A Journey to La Môle-Saint Tropez Via Embraer Legacy 450

As sights of the downtown frenzy fade in the rear-view mirror, the regatta images of Les Voiles de Saint-Tropez flood my mind and whisk me passed the scenery ahead. There’s no rush to get to the Brussels executive airport, but this is the trip we’ve been waiting for all year, and it just can’t begin soon enough. Great friends are joining us, and some new ones as well, including a last-minute addition, today. Needing room for one more passenger—and their baggage—often means having to switch to a larger aircraft. This change would not only cost much more, but in the case of La Môle-Saint Tropez Airport, we might not even be able to land there. We’d only be able to go as far as Nice, and a second charter of a helicopter or a boat to La Môle-Saint Tropez was not in the trip we had imagined, nor was a windy road drive down to the coast in several cars. Perhaps next time, as an expedition to experience land, air and sea. This time, we just would like to enjoy the regatta, not compete in it or race to it. The charter company assured us that this is the most modern aircraft on the market, and that we would not need to upgrade. I was relieved to learn that it is also the largest jet allowed to fly in and out of La Môle-Saint Tropez airport, even with six passengers and crew, and enough luggage for a week.

Walking up to the jet, my curiosity grew over what made it so modern. I was greeted by Captain Cédric, who welcomed me to SmartAir’s Legacy 450. He invited me into the aircraft, which had only arrived in Europe in January, and gave me the grand tour. What I first noticed was stone flooring in the galley, which I didn’t expect to see there, or anywhere else for that matter, but they also cover the lavatory floor, matching the countertops. I had already seen it on yachts, but the elegant and pristine look and feel of stone on a jet was a first for me. I then learned that Embraer was the first aircraft manufacturer to introduce this material in business jets.

Being able to walk around the cabin, standing at six feet, was also such a relief, as was the complete lavatory with a full-height vanity, hot-and-cold water sink, more storage, and a wardrobe. The coat rod and shelves would save us a trip to the cleaners when we landed.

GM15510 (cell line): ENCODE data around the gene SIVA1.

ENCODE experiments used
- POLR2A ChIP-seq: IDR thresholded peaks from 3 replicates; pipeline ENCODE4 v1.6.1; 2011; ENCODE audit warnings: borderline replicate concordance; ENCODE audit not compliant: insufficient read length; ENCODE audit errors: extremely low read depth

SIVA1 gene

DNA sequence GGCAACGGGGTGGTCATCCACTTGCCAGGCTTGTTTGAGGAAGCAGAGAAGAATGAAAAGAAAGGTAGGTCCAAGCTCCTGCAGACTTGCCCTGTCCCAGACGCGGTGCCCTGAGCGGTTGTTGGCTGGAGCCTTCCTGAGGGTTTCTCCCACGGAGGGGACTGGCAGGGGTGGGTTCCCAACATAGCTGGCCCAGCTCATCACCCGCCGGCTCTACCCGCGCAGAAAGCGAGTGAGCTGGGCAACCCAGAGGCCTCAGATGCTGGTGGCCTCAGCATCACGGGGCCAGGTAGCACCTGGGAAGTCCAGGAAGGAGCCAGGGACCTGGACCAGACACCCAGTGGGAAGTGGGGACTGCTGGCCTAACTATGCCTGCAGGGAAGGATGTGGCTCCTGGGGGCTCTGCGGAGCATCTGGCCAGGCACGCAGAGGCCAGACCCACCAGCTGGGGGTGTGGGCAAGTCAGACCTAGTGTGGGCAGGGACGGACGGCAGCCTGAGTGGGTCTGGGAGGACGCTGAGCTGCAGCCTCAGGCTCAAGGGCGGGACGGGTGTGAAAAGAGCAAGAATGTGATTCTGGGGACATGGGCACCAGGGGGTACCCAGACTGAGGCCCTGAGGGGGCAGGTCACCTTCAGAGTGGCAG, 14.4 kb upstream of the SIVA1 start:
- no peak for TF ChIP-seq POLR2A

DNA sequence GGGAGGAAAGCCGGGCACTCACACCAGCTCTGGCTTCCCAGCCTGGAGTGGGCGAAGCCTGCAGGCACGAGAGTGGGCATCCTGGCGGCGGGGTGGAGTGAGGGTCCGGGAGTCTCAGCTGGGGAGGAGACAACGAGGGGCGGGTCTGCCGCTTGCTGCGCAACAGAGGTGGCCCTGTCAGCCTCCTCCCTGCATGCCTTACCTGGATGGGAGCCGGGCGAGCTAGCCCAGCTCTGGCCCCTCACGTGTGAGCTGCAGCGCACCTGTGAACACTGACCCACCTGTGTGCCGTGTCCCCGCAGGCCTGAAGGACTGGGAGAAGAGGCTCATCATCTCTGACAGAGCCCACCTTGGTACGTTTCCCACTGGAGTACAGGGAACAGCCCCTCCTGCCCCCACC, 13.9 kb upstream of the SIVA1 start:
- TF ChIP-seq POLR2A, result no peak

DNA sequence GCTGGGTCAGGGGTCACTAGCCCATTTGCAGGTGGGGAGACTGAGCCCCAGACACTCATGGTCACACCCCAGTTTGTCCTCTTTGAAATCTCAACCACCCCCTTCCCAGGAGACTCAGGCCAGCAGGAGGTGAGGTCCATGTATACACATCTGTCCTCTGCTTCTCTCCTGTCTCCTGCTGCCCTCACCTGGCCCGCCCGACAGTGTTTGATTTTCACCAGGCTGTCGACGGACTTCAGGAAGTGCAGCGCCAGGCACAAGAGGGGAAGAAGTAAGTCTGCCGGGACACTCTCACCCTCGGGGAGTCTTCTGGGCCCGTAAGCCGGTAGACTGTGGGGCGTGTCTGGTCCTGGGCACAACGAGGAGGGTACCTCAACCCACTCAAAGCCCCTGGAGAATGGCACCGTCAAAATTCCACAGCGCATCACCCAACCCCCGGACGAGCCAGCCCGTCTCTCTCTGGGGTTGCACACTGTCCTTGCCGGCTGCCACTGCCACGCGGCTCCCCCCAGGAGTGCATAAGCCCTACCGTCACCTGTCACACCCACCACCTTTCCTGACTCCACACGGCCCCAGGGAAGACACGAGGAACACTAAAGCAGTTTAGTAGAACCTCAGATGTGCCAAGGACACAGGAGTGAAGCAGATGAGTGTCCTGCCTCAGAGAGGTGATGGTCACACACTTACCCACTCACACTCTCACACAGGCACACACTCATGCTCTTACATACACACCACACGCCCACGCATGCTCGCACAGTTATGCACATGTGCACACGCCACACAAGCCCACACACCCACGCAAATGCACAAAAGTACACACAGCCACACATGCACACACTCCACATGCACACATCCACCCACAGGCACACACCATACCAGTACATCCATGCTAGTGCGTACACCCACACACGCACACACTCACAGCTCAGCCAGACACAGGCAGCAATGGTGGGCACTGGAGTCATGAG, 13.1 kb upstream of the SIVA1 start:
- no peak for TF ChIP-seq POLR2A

Securing my seat, I scanned the slick design of the wood, leather and metal details. I felt something was missing, but I couldn’t figure what, at first. The large screen on the cabin wall drew my attention and then I realized that I hadn’t seen a cabin control. Usually they standout along the side ledge, but just as I noticed its absence, I was given an iPad open to a cabin control screen. I did find a control under a discrete lid, but I didn’t see a need for it, and the design was much more enjoyable without it.

Before taking heading to the cockpit, Captain Cédric told me that we would experience fly-by-wire technology from our seats. He gave me no other clue, so I googled it. These are the most advance flight controls; fully digital, which were first used in space, by NASA, to land on the moon. Modern airliners have it also, but only very large business jets have adopted it. He announced our takeoff and I was left wondering what we would experience. I was ready for the engine’s noise to muffle the chatter and force us all to raise our voices, in order to keep our conversations flowing. What a pleasant surprise to hear only a whisper from the engines.

Once we reached cruising altitude, we got to try out the captain’s suggestion for a boardroom layout of the cabin, which allowed us all to see each other. Sure enough, the cabin is so wide that the seats swiveled around and faced the middle of the cabin, and we all joined in on one conversation—or two. We were only interrupted by the aroma from the galley. The ovens and the chilling drawers allowed us to reminisce the Hors d’oeuvre selection from our memories of a restaurant in Paris, which had been the centerpiece of our conversations about our trip in the spring of this year.

The flight was smooth and silent, and about an hour-and-a-half later we had one of the most mesmerizing scenic descents, along the coast of Saint-Tropez. I stopped by the cockpit to thank the pilots, and I asked Captain Cédric what was it about fly-by-wire that I was supposed to have experienced, since I didn’t feel anything other than the smoothest flight on a business jet. He smiled and told me to enjoy the regatta, and that he’d be waiting to take us home.

For more information on Embraer Executive Jets, please visit the web site www.embraerexecutivejets.com.